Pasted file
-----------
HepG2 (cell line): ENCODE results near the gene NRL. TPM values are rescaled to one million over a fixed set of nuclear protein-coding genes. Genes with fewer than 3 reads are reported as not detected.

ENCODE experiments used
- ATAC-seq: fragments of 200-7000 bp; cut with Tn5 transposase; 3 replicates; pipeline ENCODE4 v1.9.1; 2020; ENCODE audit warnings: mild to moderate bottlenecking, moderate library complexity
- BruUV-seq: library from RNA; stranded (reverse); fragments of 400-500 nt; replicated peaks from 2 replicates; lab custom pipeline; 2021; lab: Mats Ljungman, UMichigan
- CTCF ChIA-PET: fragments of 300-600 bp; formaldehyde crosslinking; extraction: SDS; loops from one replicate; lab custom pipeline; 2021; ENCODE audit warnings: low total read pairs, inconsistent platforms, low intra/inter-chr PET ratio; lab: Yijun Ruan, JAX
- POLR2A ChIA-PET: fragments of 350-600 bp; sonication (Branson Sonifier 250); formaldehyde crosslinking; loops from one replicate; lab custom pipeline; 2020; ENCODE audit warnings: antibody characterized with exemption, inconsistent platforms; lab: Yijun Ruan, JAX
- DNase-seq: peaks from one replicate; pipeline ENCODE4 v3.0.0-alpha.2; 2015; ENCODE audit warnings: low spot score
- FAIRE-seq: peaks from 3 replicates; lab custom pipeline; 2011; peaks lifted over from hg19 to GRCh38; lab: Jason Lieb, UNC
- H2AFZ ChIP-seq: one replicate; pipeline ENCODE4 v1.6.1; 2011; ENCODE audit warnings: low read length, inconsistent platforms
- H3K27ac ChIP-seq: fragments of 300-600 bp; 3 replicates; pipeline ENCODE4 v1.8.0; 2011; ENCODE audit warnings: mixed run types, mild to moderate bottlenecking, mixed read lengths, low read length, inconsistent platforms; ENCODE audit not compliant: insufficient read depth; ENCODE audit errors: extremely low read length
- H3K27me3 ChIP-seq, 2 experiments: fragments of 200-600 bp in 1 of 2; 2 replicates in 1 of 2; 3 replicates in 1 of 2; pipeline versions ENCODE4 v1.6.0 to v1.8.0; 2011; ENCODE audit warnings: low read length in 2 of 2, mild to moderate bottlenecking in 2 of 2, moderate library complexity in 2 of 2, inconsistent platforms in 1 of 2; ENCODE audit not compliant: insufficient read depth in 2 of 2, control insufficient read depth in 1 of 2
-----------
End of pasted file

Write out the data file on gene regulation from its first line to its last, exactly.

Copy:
HepG2 (cell line): ENCODE results near the gene NRL. TPM values are rescaled to one million over a fixed set of nuclear protein-coding genes. Genes with fewer than 3 reads are reported as not detected.

ENCODE experiments used
- ATAC-seq: fragments of 200-7000 bp; cut with Tn5 transposase; 3 replicates; pipeline ENCODE4 v1.9.1; 2020; ENCODE audit warnings: mild to moderate bottlenecking, moderate library complexity
- BruUV-seq: library from RNA; stranded (reverse); fragments of 400-500 nt; replicated peaks from 2 replicates; lab custom pipeline; 2021; lab: Mats Ljungman, UMichigan
- CTCF ChIA-PET: fragments of 300-600 bp; formaldehyde crosslinking; extraction: SDS; loops from one replicate; lab custom pipeline; 2021; ENCODE audit warnings: low total read pairs, inconsistent platforms, low intra/inter-chr PET ratio; lab: Yijun Ruan, JAX
- POLR2A ChIA-PET: fragments of 350-600 bp; sonication (Branson Sonifier 250); formaldehyde crosslinking; loops from one replicate; lab custom pipeline; 2020; ENCODE audit warnings: antibody characterized with exemption, inconsistent platforms; lab: Yijun Ruan, JAX
- DNase-seq: peaks from one replicate; pipeline ENCODE4 v3.0.0-alpha.2; 2015; ENCODE audit warnings: low spot score
- FAIRE-seq: peaks from 3 replicates; lab custom pipeline; 2011; peaks lifted over from hg19 to GRCh38; lab: Jason Lieb, UNC
- H2AFZ ChIP-seq: one replicate; pipeline ENCODE4 v1.6.1; 2011; ENCODE audit warnings: low read length, inconsistent platforms
- H3K27ac ChIP-seq: fragments of 300-600 bp; 3 replicates; pipeline ENCODE4 v1.8.0; 2011; ENCODE audit warnings: mixed run types, mild to moderate bottlenecking, mixed read lengths, low read length, inconsistent platforms; ENCODE audit not compliant: insufficient read depth; ENCODE audit errors: extremely low read length
- H3K27me3 ChIP-seq, 2 experiments: fragments of 200-600 bp in 1 of 2; 2 replicates in 1 of 2; 3 replicates in 1 of 2; pipeline versions ENCODE4 v1.6.0 to v1.8.0; 2011; ENCODE audit warnings: low read length in 2 of 2, mild to moderate bottlenecking in 2 of 2, moderate library complexity in 2 of 2, inconsistent platforms in 1 of 2; ENCODE audit not compliant: insufficient read depth in 2 of 2, control insufficient read depth in 1 of 2